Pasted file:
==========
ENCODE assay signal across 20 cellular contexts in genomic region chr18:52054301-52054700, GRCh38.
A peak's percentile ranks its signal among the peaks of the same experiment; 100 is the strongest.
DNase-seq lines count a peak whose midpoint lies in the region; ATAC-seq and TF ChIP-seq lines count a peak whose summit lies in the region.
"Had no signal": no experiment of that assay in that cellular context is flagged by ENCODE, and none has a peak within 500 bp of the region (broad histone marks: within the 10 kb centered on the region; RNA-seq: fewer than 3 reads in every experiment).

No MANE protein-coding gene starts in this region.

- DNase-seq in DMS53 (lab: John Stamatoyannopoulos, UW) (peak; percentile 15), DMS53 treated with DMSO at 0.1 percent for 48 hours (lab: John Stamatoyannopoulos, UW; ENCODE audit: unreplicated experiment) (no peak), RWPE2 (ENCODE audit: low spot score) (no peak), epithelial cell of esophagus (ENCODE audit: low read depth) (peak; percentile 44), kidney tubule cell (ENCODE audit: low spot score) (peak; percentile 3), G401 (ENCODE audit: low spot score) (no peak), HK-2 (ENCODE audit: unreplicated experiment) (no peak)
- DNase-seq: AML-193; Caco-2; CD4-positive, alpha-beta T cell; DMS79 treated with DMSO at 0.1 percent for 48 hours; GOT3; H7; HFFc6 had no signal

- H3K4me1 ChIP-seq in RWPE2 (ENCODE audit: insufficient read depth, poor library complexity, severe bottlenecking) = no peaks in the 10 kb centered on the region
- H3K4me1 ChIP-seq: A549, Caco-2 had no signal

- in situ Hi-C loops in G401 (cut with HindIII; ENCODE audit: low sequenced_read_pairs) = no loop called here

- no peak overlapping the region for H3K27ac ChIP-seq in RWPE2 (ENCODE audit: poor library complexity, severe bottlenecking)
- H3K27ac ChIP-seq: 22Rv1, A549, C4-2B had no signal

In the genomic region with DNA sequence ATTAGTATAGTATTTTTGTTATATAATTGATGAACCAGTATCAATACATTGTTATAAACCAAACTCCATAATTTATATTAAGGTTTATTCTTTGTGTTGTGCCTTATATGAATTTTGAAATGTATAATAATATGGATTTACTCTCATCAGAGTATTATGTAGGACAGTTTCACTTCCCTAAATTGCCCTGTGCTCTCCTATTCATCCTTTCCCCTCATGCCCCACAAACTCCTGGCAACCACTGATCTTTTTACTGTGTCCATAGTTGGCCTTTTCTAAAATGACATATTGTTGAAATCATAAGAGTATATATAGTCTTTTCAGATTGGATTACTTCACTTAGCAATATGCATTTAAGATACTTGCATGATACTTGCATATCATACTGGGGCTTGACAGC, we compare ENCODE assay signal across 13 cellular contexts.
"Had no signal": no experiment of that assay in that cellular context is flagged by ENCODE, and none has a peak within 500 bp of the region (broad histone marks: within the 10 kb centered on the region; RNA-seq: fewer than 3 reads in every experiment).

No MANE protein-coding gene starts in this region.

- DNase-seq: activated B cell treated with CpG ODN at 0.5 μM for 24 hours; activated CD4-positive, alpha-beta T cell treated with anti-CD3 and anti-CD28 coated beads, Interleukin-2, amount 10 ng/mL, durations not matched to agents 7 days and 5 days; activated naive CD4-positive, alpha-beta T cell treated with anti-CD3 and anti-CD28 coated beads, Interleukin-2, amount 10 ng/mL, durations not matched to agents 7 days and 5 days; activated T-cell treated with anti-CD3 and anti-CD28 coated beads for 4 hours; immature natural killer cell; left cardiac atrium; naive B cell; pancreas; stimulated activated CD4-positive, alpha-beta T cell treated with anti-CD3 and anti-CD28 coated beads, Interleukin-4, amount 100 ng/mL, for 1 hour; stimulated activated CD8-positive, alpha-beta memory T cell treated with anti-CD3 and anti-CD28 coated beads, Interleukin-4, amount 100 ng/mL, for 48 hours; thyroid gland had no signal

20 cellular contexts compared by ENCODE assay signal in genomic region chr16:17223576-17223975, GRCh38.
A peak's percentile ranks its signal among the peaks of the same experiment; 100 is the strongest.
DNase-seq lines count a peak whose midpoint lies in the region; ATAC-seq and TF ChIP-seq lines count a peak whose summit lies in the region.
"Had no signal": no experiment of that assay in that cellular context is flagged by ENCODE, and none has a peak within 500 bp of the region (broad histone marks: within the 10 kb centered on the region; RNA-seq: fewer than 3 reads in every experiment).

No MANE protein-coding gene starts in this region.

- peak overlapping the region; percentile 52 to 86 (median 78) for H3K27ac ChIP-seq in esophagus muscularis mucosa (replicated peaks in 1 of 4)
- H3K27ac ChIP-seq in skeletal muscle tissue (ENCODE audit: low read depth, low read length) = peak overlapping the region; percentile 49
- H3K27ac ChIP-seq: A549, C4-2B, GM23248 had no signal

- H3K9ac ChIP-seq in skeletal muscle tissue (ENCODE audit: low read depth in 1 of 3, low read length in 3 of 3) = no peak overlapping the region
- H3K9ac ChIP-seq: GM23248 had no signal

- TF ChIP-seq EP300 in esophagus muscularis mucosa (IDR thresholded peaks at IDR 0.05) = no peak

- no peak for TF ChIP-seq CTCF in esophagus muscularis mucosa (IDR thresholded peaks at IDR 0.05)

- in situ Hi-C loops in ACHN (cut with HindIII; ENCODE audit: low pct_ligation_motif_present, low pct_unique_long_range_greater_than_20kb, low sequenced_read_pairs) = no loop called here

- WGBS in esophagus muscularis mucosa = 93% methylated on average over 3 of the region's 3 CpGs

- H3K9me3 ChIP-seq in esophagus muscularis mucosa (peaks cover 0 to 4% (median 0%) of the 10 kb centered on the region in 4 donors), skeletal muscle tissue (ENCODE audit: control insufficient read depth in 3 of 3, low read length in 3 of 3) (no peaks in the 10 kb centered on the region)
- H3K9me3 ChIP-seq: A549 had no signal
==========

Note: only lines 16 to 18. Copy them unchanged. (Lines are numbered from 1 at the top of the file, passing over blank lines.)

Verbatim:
- DNase-seq: activated B cell treated with CpG ODN at 0.5 μM for 24 hours; activated CD4-positive, alpha-beta T cell treated with anti-CD3 and anti-CD28 coated beads, Interleukin-2, amount 10 ng/mL, durations not matched to agents 7 days and 5 days; activated naive CD4-positive, alpha-beta T cell treated with anti-CD3 and anti-CD28 coated beads, Interleukin-2, amount 10 ng/mL, durations not matched to agents 7 days and 5 days; activated T-cell treated with anti-CD3 and anti-CD28 coated beads for 4 hours; immature natural killer cell; left cardiac atrium; naive B cell; pancreas; stimulated activated CD4-positive, alpha-beta T cell treated with anti-CD3 and anti-CD28 coated beads, Interleukin-4, amount 100 ng/mL, for 1 hour; stimulated activated CD8-positive, alpha-beta memory T cell treated with anti-CD3 and anti-CD28 coated beads, Interleukin-4, amount 100 ng/mL, for 48 hours; thyroid gland had no signal

20 cellular contexts compared by ENCODE assay signal in genomic region chr16:17223576-17223975, GRCh38.
A peak's percentile ranks its signal among the peaks of the same experiment; 100 is the strongest.